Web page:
Aviation - Satellite Solutions
Spirit Wireless has a variety of GPS (Global Position System) aircraft tracking systems to give position reports over a satellite. This information is typically accessed from a web-based mapping interface where current and historical information can be viewed. These devices come in many different forms: some are portable devices that can be moved between aircraft and others are fixed installations.
GPS aircraft tracking systems report aircraft-specific information such as speed, bearing and altitude and sometimes have built in voice or data communications capabilities. These systems have varying configurations for reporting intervals, typically from one-minute to fifteen-minute time intervals. Some devices also have the ability to report for AFF.
The satellite networks utilized by the equipment in the Aviation section of Spirit Wireless include Iridium and Globalstar Satellite Constellations.
Why should you consider one of these solutions?
- Unless an aircraft is in an air traffic control zone it is not being tracked, and this is especially true for the general aviation market. Most general aviation aircraft frequent remote locations where the traditional check system includes calling the base upon arrival using a satellite phone. If the aircraft were to go down, someone would have to alert search and rescue who typically spend multiple days searching for a missing aircraft. GPS aircraft tracking reduces the time spent searching for aircraft by giving position reports indicating the last known location of the aircraft, the altitude, the direction it was heading and at what speed.
- Aircraft operators are required by law to report hours flown per aircraft and per pilot to their respective government agency. By having GPS aircraft tracking on board an aircraft, aircraft operators are given access to real historical information for each aircraft to verify logs. Also, this is a way for aircraft operators to verify the information recorded by pilots, possibly saving hundreds of thousands of dollars annually by reducing the frequency of maintenance and repair.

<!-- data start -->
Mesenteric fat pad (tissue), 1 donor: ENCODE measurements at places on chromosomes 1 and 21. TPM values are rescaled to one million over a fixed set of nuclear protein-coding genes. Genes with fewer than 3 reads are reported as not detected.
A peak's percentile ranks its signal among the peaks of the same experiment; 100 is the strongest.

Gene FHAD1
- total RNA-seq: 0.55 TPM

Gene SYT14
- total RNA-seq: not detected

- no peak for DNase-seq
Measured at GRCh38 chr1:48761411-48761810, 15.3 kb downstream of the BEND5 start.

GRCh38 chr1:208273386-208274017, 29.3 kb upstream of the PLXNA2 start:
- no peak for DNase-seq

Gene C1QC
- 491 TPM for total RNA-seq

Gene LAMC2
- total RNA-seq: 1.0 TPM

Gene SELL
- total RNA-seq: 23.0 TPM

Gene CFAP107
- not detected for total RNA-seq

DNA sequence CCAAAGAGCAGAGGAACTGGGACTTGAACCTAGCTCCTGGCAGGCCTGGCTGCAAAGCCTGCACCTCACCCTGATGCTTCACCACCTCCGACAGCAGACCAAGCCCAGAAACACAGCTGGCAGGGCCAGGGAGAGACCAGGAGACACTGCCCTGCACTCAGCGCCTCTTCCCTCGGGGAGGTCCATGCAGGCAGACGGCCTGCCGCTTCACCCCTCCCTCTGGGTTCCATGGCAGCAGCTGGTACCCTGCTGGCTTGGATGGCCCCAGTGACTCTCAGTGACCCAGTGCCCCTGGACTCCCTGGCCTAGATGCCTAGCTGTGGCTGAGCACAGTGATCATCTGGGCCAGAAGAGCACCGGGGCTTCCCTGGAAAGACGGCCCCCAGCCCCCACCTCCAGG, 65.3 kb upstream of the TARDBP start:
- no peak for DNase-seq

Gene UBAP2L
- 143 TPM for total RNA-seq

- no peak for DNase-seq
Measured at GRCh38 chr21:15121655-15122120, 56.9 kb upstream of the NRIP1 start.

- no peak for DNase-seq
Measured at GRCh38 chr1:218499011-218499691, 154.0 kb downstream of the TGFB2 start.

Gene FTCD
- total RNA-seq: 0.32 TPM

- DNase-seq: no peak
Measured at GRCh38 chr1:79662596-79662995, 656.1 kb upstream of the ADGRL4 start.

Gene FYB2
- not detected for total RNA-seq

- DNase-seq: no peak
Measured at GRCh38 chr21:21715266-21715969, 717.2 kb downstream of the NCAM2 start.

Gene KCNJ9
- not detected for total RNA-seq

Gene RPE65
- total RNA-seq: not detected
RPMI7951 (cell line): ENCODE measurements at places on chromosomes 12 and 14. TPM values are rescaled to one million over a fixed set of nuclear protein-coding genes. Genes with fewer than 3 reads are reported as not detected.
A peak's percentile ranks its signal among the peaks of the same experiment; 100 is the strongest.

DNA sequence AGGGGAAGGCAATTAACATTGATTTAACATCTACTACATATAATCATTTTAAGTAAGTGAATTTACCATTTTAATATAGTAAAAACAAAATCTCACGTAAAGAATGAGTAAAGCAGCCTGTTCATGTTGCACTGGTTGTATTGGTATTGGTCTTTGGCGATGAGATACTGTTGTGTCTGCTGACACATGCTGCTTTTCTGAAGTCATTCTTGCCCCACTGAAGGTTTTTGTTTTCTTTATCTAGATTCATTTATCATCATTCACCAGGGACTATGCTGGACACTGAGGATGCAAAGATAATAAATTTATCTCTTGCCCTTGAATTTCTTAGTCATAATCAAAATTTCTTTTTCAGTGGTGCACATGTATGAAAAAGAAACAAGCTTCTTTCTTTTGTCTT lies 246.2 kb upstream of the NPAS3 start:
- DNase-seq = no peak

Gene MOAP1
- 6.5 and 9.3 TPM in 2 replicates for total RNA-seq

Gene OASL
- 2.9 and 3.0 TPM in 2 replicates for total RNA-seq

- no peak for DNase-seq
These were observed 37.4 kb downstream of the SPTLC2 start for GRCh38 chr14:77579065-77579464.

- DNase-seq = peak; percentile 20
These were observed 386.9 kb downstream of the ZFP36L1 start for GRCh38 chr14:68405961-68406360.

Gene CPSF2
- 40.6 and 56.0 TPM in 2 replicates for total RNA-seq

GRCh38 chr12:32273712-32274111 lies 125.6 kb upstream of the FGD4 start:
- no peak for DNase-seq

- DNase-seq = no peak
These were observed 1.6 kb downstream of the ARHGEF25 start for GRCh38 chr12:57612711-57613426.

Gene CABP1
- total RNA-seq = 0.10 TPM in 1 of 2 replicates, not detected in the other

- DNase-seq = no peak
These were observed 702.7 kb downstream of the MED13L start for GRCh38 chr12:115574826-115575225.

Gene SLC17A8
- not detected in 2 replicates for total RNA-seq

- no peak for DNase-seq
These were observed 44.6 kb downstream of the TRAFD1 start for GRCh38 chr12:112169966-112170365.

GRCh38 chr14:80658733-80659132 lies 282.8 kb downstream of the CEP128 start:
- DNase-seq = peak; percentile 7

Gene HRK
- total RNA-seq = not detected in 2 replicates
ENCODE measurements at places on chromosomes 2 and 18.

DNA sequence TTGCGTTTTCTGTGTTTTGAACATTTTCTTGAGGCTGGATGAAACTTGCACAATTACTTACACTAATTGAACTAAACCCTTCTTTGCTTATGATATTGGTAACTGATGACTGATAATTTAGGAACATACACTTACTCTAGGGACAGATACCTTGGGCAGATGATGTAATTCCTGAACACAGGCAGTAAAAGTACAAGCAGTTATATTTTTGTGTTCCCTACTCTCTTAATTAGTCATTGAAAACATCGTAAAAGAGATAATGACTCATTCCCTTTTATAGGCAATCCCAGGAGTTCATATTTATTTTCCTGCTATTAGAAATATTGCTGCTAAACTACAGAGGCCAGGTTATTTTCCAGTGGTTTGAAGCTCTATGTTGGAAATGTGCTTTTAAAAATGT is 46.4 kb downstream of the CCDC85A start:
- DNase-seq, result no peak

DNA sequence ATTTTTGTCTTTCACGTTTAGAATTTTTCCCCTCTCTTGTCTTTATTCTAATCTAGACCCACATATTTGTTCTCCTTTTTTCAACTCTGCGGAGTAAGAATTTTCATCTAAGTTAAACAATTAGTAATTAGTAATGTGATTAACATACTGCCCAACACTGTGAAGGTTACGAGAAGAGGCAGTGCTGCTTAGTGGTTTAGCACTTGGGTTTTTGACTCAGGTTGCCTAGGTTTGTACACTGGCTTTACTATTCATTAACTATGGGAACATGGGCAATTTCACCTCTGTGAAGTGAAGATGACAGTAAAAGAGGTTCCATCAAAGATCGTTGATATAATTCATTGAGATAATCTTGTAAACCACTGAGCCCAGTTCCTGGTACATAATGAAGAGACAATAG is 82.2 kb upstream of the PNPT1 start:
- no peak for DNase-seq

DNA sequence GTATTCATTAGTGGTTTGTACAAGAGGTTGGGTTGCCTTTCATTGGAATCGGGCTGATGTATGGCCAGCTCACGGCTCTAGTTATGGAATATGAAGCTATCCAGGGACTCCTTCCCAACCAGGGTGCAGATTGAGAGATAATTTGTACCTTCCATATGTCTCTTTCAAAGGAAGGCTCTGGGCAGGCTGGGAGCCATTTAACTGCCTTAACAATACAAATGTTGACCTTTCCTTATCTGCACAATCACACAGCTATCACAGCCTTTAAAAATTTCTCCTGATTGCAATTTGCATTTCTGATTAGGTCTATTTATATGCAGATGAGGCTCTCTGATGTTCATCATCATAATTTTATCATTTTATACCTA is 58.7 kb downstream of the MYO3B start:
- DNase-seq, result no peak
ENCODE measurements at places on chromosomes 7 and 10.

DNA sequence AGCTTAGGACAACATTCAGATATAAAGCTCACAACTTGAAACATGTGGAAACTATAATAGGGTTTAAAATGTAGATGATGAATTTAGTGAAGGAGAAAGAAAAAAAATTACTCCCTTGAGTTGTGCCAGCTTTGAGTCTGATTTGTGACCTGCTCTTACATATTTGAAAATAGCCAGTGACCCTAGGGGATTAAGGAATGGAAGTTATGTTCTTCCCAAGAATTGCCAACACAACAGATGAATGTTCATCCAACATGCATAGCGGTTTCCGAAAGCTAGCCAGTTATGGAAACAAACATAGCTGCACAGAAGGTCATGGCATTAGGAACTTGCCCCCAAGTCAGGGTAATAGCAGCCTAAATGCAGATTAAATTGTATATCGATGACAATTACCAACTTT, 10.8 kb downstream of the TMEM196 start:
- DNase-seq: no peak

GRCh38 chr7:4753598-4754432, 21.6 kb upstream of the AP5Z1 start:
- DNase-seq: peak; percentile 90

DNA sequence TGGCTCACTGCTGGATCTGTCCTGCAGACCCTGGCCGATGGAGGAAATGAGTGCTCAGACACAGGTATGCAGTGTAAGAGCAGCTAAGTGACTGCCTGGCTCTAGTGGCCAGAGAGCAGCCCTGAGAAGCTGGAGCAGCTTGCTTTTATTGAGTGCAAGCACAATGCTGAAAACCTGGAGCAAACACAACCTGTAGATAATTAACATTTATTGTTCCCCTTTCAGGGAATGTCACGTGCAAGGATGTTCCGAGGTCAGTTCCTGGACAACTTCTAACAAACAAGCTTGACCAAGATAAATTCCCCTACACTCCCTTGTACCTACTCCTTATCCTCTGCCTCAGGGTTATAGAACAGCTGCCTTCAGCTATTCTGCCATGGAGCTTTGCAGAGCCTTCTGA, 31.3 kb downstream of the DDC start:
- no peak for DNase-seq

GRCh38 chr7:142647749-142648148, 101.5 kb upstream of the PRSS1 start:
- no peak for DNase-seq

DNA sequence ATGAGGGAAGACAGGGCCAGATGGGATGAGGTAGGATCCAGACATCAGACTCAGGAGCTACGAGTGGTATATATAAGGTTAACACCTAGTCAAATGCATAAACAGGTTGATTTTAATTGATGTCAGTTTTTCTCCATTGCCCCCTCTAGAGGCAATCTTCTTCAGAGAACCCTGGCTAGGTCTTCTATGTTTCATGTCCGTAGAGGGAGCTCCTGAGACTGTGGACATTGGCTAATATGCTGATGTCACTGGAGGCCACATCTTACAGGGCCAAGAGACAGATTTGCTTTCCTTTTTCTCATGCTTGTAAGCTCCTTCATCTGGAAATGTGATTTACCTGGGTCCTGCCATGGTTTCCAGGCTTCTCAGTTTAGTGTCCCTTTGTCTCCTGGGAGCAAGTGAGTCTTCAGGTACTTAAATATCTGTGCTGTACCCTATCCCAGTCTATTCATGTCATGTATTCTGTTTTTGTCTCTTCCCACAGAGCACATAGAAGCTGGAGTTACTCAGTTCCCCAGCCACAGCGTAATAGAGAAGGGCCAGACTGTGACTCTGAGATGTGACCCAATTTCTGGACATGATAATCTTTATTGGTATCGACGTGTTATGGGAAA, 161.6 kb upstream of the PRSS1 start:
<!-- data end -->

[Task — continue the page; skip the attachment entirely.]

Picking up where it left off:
- Government contractors are required to have GPS aircraft tracking by law. This is called Automated flight following (AFF) is GPS aircraft tracking that is mandated by a government agency (or other governing body) for its contractors. The following criteria must be met:
- The device must transmit position reports every two minutes
- The position reports must be pushed into the third-party database (where they are automatically tracked by dispatchers)
Common uses for AFF devices are contractors flying for USDA during fire season and contractors flying for utility companies.
- Situational Awareness
- Situational awareness of one's entire fleet of aircraft gives an aircraft operator several advantages. The first is the classic peace of mind. Some GPS aircraft tracking systems have the ability
to track aircraft remotely from a PDA or SmartPhone, or to receive alerts by e-mail upon certain events such as OOOI. OOOIis an acronym for Out, Off, On and In times of an
aircraft which indicates the beginning and end of a trip.
- Out – Leaving gate or parking position
- Off – Takeoff
- On – Touchdown
- In – Arrival at gate or parking position
This type of data is important to aircraft operators to know the current status of their aircraft. OOOI is acquired differently in commercial aircraft than in general aviation aircraft.
How is OOOI Information Utilized?
OOOI can be very useful for aircraft operators in several ways. First, some GPS aircraft tracking devices have the ability to send notifications by e-mail upon the OOOI events, therefore notifying an aircraft operator immediately upon leaving the gate, take-off, touchdown and finally the arrival at the gate. These status updates keep the operator informed of expected arrival times and help with scheduling. Second, the reports and trip history generated by GPS aircraft tracking devices acts as proof of flight hours as required by law. Third, since this information is used to calculate many other statistics, the delivery of OOOI data allows for more accurate predictions for costs and maintenance.
- The second is the ability to improve operational efficiencies from identifying late arrivals and otherwise unexpected events, and plan for them in advance of landing.